One of the emphasis that is making the labor agenda today is determined by the changes being promoted with regards to collective labor law, aimed straight at the topics of workers' unions, collective bargaining and strike regulation.
Indeed, on December 29th 2014, the Executive Branch sent to the National Congress the "Modernization of the Labor Relations System Draft Bill" which introduces a number of substantive changes that want to be implemented in what refers to the collective labor rights, such as: replacement of striking workers, union representation, "minimum cap" of collective bargaining, among other subjects.
In view of the scale of the changes that have been announced in this area, as a law firm - and in what has become a usual practice-, we are constantly monitoring both the scope of the amendments and subsequent parliamentary discussion.
In that context, and having been almost a year since the start of the processing of this regulatory body (it is currently in the Labor Committee of the Senate, after being cleared by the House of Representatives on June 17th, 2015), through this Newsletter and attachment, we inform on the main emphasis as well as the condition of some amendments presented by the Executive Branch in the month of September this year. The attached document references the official presentations that were discussed during the processing of this project.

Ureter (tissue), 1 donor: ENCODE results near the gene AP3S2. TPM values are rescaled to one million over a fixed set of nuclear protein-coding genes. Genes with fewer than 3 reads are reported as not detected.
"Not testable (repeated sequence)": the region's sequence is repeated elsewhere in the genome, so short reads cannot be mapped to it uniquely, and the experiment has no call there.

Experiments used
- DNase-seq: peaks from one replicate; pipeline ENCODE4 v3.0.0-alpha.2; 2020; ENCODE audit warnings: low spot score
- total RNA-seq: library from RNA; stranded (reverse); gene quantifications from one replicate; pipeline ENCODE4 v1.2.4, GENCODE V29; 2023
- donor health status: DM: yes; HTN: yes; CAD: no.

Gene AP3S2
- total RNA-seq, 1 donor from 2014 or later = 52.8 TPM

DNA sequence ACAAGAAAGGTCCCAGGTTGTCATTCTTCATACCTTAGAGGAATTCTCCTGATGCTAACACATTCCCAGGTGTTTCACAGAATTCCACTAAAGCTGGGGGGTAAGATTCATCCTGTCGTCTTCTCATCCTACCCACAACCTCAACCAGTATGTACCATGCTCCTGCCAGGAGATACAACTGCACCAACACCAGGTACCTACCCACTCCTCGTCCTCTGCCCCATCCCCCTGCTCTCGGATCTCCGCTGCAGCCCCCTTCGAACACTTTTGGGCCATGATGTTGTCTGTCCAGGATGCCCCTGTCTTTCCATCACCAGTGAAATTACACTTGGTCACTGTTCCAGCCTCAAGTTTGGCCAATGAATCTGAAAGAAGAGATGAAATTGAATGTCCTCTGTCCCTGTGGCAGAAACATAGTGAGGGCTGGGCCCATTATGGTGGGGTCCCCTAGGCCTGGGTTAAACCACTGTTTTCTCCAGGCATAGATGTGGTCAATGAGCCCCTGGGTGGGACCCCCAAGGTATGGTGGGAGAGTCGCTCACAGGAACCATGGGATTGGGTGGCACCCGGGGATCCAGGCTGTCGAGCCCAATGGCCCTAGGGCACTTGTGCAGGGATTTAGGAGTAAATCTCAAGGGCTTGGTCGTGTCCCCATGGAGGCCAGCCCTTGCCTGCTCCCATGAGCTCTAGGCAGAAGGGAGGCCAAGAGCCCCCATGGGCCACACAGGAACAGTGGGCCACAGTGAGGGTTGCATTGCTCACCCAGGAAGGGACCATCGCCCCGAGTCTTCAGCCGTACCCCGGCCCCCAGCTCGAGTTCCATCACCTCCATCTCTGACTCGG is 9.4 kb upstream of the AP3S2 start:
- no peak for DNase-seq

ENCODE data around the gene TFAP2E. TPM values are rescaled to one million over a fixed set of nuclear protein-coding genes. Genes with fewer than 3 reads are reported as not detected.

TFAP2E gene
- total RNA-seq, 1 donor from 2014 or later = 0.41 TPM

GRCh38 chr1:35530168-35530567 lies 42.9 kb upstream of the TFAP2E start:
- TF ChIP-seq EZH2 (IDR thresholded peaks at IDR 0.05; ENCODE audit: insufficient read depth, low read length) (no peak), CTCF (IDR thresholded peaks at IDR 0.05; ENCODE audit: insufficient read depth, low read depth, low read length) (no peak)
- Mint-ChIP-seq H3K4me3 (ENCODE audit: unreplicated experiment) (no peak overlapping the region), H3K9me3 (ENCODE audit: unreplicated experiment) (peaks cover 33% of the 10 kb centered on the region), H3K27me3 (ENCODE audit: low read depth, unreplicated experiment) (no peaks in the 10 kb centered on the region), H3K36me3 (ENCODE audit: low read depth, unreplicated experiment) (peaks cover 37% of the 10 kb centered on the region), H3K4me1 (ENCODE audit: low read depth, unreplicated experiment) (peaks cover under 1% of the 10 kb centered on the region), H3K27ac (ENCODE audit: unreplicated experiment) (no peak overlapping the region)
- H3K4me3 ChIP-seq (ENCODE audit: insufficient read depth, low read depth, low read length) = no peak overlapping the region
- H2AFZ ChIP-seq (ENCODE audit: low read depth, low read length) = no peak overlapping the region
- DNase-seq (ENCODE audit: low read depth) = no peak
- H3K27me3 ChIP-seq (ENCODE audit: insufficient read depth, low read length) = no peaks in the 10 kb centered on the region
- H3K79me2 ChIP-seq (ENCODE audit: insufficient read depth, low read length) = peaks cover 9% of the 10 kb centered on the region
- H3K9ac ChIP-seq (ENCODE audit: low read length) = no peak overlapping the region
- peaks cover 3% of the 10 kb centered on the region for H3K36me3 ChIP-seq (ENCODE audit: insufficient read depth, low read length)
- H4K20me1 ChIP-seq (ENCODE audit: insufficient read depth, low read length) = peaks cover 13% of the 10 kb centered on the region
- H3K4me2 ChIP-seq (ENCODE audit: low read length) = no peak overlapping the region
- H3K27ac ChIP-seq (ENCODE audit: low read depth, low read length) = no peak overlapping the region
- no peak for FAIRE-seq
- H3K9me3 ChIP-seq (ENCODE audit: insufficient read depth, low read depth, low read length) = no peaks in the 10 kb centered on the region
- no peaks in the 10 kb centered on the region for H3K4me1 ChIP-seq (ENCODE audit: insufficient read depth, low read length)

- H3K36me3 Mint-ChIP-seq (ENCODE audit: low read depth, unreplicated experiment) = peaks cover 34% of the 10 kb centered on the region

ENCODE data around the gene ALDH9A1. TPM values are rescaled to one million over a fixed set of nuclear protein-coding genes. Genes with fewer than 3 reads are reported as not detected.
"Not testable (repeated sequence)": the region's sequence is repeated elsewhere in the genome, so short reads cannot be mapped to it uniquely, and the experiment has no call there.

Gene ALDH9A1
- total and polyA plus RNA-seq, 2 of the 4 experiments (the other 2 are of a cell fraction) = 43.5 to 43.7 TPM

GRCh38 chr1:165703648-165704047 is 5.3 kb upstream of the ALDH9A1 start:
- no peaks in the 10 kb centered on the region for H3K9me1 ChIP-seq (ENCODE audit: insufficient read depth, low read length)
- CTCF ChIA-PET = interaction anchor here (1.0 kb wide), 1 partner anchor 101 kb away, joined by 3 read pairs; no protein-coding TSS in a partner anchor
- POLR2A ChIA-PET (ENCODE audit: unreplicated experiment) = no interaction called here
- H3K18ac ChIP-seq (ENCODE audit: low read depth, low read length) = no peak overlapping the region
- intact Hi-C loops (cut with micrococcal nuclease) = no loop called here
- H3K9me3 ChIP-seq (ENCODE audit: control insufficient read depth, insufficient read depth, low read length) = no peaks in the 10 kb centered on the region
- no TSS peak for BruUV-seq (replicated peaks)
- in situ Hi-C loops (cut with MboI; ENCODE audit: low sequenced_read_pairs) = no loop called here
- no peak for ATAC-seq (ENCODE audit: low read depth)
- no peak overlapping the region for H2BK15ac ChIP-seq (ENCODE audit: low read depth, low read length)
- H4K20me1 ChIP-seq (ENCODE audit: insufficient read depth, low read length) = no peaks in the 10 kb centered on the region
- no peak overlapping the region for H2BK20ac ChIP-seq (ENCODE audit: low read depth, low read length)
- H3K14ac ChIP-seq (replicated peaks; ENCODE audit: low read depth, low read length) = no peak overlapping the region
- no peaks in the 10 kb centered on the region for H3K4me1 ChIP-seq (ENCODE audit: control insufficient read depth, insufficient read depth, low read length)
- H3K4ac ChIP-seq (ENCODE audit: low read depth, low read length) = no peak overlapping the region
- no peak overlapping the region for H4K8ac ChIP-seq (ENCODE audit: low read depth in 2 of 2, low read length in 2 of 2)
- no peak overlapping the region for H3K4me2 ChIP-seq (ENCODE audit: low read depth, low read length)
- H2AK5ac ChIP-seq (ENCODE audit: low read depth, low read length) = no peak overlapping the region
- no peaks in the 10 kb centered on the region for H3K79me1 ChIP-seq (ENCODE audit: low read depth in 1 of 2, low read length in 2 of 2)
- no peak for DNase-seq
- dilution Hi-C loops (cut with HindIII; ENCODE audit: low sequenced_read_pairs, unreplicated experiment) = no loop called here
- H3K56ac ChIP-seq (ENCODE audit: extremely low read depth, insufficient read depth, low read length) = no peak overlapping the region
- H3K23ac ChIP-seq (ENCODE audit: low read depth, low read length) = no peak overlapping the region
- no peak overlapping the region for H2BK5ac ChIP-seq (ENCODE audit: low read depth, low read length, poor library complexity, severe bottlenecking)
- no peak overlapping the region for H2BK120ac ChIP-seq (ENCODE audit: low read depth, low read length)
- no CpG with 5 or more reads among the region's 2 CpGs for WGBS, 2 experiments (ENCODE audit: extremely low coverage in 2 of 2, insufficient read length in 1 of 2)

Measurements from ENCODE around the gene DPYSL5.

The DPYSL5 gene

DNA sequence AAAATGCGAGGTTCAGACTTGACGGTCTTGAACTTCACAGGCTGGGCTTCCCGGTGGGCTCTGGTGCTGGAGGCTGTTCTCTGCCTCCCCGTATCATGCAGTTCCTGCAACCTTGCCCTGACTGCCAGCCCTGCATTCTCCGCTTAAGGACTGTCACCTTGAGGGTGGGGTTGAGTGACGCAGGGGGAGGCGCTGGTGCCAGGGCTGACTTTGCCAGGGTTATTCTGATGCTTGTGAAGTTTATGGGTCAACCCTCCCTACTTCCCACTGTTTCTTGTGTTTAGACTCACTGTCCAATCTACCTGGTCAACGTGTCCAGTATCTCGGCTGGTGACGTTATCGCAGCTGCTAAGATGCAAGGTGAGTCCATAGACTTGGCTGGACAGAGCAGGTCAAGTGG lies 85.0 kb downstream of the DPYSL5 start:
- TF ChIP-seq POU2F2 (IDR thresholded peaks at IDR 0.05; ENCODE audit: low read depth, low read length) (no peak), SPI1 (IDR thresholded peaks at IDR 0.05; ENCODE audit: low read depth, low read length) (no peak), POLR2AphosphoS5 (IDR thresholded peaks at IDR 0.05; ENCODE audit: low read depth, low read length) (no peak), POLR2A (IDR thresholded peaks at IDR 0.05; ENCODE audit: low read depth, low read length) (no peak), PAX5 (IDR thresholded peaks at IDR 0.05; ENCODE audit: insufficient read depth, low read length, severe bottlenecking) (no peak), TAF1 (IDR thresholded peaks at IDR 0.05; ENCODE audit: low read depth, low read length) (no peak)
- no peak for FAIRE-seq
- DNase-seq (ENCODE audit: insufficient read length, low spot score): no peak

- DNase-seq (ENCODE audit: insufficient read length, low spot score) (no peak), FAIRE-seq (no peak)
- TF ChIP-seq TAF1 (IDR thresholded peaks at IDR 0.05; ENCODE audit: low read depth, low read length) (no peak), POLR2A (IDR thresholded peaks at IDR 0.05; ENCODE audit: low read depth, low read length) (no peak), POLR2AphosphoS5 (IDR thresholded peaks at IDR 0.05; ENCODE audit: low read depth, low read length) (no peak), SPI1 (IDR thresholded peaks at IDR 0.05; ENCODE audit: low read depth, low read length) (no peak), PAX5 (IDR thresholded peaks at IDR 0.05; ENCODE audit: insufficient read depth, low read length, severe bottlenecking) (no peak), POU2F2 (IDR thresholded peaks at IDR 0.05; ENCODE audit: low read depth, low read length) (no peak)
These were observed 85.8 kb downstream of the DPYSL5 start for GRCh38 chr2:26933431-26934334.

The draft bill is large, so addressing all the proposed changes would exceed the purpose of a Newsletter. Therefore, hereafter we will present the fundamental modifications and its current state, in no way referring yet to the final regulation that will be implemented.
Modifications to the Strike
The most significant change for companies, which brings about the draft bill, is in relation to the case of the strike, with the absolute ban on replacing -whether external or internal workers-, workers on strike, granting the Labor Inspectorate the power to require the immediate withdrawal of the replacement workers.
Notwithstanding the foregoing, it was proposed to force the union to provide the staff necessary to meet the company's minimum services, which would allow the address of the necessary operations to prevent real and irreparable damage to material goods, facilities or infrastructure of the same, or to cause serious harm to the environment or the health of users of an assistential or health care establishment.
The minimum services are determined jointly by the...